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Best known for their efforts in the American Expedition of the Corps of Discovery, Lewis and Clark were fraternal brothers of Freemasonry, captains, explorers, and leaders in the United States. Lewis was particularly dedicated to Freemasonry, inspiring Clark to begin his own Masonic career. As Masons, these men paved the way for future leaders to embrace curiosity and courageousness. Our country’s expansion west relies heavily on the tenacity of Bros. Lewis and Clark.
Called to Lead a Country Westward
Brother Meriwether Lewis was born in Virginia in August 1774. His family relocated to Georgia during his childhood where he cultivated an interest in survival skills, nature, and exploration along the banks of the Broad River. Without a formal education until the age of 13, Lewis embraced the lessons learned outdoors that would serve him well in his future endeavors. Later, he received a private education and joined the Virginia Militia. Lewis’ military career expanded quickly, and by 1800, he was a captain in the United States Army. Military life introduced Lewis to his close companion and fellow captain William Clark, where their partnership would become instrumental during their journey west.
On April 1, 1801, Thomas Jefferson appointed Lewis as Secretary to his presidency. Lewis’ years of military leadership and experience prompted Jefferson to recruit Lewis as commander of the Corps of Discovery. This new Corps was charged with the mission to explore the vast lands newly acquired through the Louisiana Purchase, which spread from the Mississippi Delta, across the Rockies to the Canadian border.
With highly developed frontier skills and observational prowess, Bro. Lewis rose as the primary candidate to meet this audacious challenge. With the increasing responsibility in preparing for the journey, Lewis commissioned his good friend William Clark to co-captain this initiative. The two set forth on an 8,000-mile journey spanning three years across the great American landscape.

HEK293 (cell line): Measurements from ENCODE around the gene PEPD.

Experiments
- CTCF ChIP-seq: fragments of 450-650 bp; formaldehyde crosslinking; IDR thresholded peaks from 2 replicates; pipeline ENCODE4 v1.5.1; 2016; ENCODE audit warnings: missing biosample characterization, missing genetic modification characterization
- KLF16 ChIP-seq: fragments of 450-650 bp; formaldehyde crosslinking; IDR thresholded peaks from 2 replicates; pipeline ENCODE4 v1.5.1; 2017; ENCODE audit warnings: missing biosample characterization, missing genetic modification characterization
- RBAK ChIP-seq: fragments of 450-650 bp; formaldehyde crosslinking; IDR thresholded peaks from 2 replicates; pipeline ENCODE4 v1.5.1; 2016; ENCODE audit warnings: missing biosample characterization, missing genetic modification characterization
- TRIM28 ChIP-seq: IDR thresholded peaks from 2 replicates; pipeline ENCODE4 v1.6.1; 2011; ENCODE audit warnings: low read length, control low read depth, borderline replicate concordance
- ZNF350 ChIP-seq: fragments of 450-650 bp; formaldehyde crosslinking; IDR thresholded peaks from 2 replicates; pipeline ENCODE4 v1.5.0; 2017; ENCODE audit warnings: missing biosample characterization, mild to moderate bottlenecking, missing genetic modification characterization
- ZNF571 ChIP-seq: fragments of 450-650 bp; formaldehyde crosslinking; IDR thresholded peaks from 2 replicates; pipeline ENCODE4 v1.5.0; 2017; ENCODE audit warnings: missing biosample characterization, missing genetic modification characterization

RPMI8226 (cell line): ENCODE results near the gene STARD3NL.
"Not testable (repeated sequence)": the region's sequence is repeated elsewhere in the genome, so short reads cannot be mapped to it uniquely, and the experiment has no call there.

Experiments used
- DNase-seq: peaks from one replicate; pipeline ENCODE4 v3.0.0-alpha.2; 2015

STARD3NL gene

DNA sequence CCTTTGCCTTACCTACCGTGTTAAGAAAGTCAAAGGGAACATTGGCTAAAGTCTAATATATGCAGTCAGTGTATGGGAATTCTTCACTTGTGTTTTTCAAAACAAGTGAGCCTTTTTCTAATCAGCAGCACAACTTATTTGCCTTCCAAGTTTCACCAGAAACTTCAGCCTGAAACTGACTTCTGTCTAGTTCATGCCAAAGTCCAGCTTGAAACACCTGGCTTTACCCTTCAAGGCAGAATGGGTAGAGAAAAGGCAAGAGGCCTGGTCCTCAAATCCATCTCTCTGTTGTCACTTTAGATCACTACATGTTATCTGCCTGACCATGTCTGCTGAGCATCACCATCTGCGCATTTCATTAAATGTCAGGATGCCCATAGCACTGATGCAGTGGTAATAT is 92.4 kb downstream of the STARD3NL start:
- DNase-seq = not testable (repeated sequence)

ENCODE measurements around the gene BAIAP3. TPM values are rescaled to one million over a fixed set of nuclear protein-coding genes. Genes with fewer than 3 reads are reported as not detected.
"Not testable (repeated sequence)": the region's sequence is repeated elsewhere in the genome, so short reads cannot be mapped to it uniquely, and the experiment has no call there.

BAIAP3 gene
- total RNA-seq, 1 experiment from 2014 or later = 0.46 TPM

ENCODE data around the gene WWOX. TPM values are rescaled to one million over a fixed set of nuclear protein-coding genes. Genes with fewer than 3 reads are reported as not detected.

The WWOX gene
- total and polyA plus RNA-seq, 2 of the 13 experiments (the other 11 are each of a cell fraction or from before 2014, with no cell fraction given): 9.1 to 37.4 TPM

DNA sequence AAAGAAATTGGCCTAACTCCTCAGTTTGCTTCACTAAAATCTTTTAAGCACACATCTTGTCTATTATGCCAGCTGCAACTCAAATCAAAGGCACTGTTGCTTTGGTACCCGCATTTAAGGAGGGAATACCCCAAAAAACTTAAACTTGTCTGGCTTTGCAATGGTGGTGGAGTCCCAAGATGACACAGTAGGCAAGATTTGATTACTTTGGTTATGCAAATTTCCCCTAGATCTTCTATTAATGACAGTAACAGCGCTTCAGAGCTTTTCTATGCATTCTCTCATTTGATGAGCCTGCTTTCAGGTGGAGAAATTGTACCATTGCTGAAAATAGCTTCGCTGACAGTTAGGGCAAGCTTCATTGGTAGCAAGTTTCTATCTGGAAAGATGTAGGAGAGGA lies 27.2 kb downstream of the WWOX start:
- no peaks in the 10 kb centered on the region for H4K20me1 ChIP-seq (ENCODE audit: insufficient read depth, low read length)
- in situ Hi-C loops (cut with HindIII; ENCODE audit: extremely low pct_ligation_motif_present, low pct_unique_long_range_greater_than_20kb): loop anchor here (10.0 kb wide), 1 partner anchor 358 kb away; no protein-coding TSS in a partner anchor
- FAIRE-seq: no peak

The journals of Lewis and Clark, along with other historical records, have traced the route of the expedition. The National Park Service provides a map of landmarks registered as key locations visited by Lewis and Clark as they pushed forth to the western coast of the country. Pictured below is Clark’s Lookout, located near present day Dillon, Montana. On August 18, 1805, Clark’s journal documents Clark standing upon an outcropping that overlooked the Beaverhead River. Clark wrote that he ascended “a high Point of Limestone rocks on the Stard Side,”pulling out his telescope and sketched a map of the area below. The travelers were at a difficult point in their journey, and this view provided a moment of peace and observation.
Lewis Establishes a Lodge
After the three-year expedition across the frontier, federal leadership called upon Lewis to serve in the Missouri region. In St. Louis and the northern Louisiana territory, Lewis settled land disputes, developed roadways, and carried out Jefferson’s vision to expand westward. On September 15, 1808, The Grand Lodge of Pennsylvania granted a warrant to Meriwether Lewis to establish the Saint Louis Lodge No.111 as Master. Lewis worked alongside Senior Warden Fiveash Riddick, and Junior Warden Rufus Easton to grow Freemasonry throughout the state. While Lewis started his journey as a Mason in Virginia at the Door to Virtue Lodge No. 44, he spent the rest of his Masonic career as a member of the Saint Louis Lodge No.111.
Historical documentation is difficult to place William Clark’s exact involvement in Freemasonry. However, Clark was stationed in Saint Louis, Missouri for the majority of his career after the Corps of Discovery. The Saint Louis Lodge No. 111 also provided Clark with a travel certificate on September 18, 1809.